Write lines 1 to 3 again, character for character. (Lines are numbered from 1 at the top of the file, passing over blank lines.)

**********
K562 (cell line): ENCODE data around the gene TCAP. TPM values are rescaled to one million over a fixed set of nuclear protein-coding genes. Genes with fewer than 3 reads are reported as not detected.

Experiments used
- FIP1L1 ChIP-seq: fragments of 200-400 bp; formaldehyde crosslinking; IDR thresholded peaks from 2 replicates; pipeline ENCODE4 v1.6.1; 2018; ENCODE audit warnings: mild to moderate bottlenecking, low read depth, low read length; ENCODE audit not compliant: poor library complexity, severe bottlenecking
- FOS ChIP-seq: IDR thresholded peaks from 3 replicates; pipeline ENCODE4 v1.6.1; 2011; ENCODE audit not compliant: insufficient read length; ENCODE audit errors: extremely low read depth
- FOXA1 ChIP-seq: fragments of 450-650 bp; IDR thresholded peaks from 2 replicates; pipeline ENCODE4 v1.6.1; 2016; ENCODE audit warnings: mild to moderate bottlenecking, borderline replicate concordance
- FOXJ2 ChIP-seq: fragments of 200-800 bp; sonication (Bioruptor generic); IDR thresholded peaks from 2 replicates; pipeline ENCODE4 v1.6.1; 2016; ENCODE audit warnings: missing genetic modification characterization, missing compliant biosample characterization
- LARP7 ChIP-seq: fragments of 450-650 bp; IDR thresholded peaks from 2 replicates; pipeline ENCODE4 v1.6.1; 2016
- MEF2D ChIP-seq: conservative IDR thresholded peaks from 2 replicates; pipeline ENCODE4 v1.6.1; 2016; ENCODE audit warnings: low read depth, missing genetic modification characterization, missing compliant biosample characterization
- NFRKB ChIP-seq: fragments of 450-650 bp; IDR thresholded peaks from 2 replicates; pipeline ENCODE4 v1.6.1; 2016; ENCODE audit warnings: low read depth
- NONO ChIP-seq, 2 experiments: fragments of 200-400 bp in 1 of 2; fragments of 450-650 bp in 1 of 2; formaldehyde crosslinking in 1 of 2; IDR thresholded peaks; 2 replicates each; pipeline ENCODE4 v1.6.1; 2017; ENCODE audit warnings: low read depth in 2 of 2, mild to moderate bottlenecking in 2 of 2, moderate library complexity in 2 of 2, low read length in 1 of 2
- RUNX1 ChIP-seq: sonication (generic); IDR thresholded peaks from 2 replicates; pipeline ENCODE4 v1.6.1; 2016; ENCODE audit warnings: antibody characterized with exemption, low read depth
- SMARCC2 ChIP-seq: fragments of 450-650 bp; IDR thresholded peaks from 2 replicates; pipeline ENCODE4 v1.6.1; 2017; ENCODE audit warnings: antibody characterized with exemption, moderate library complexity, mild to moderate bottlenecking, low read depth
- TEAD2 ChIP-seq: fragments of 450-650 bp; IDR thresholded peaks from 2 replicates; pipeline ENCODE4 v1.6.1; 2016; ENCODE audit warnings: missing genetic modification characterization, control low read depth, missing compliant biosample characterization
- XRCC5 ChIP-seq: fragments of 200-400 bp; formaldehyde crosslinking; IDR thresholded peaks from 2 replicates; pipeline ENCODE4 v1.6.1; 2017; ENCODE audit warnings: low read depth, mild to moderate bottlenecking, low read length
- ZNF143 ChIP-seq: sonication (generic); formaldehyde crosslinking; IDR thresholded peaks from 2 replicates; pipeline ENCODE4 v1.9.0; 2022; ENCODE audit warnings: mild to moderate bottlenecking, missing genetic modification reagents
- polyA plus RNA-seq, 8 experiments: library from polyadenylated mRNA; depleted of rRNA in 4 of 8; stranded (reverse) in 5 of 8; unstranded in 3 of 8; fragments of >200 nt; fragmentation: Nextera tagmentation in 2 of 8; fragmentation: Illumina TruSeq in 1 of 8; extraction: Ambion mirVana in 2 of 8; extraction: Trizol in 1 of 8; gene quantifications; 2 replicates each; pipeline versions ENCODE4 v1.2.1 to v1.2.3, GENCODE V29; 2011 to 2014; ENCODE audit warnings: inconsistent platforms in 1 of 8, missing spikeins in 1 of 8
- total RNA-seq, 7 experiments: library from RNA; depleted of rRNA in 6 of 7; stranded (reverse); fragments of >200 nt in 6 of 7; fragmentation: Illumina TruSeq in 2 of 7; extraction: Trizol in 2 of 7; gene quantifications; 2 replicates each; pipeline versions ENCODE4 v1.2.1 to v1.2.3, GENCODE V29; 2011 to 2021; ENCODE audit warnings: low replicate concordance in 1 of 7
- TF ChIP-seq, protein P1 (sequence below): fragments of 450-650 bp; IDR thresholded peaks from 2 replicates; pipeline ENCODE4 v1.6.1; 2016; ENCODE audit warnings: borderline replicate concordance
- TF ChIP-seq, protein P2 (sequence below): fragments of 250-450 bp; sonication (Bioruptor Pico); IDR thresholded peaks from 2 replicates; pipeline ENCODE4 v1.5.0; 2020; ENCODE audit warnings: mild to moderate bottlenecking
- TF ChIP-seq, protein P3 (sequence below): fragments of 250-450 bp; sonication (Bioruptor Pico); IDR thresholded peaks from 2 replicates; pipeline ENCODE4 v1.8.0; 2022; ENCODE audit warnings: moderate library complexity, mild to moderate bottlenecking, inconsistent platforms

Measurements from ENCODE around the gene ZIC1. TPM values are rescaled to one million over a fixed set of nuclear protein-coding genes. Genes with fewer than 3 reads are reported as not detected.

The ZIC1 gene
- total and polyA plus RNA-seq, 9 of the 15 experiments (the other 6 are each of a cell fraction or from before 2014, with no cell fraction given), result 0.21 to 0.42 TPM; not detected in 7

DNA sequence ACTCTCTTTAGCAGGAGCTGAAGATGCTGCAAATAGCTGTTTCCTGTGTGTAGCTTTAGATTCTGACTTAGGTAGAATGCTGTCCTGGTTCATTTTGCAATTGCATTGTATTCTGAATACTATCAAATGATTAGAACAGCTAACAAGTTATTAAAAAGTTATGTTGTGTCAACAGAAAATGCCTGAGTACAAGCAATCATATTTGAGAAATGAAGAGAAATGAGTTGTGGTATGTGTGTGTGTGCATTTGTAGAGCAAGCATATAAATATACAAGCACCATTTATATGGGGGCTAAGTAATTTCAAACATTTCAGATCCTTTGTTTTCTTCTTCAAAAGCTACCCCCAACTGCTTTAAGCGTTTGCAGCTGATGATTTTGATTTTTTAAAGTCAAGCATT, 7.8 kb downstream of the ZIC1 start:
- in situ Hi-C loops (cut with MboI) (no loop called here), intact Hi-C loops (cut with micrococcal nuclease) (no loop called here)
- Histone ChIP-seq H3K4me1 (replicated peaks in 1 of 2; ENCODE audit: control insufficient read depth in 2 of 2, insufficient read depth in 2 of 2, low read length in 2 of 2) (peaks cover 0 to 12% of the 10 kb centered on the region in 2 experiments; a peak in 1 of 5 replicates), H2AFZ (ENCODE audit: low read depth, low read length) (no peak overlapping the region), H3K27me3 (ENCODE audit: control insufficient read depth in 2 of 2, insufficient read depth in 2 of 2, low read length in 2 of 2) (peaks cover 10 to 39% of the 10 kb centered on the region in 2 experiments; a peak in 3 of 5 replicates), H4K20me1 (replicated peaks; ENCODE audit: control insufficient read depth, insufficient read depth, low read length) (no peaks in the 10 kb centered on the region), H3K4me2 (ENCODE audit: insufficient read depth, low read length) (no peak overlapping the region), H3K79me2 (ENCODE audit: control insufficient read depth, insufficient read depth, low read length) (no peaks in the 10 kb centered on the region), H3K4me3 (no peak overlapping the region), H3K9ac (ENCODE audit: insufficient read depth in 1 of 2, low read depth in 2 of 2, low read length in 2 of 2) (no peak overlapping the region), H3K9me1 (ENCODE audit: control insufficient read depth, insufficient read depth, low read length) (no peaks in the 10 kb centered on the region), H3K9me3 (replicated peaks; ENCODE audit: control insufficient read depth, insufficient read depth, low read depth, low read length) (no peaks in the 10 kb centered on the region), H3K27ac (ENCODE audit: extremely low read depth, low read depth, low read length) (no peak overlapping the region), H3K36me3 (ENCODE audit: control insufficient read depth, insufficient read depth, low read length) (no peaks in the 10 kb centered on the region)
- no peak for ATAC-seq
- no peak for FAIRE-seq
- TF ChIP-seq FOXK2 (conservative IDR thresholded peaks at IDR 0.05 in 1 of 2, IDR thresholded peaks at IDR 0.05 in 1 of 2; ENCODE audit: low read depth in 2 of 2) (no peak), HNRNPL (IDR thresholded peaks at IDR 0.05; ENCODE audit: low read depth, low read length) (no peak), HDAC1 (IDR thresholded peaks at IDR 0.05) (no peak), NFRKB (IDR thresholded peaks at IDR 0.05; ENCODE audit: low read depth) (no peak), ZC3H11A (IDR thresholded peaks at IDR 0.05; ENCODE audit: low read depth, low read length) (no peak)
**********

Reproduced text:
K562 (cell line): ENCODE data around the gene TCAP. TPM values are rescaled to one million over a fixed set of nuclear protein-coding genes. Genes with fewer than 3 reads are reported as not detected.

Experiments used
- FIP1L1 ChIP-seq: fragments of 200-400 bp; formaldehyde crosslinking; IDR thresholded peaks from 2 replicates; pipeline ENCODE4 v1.6.1; 2018; ENCODE audit warnings: mild to moderate bottlenecking, low read depth, low read length; ENCODE audit not compliant: poor library complexity, severe bottlenecking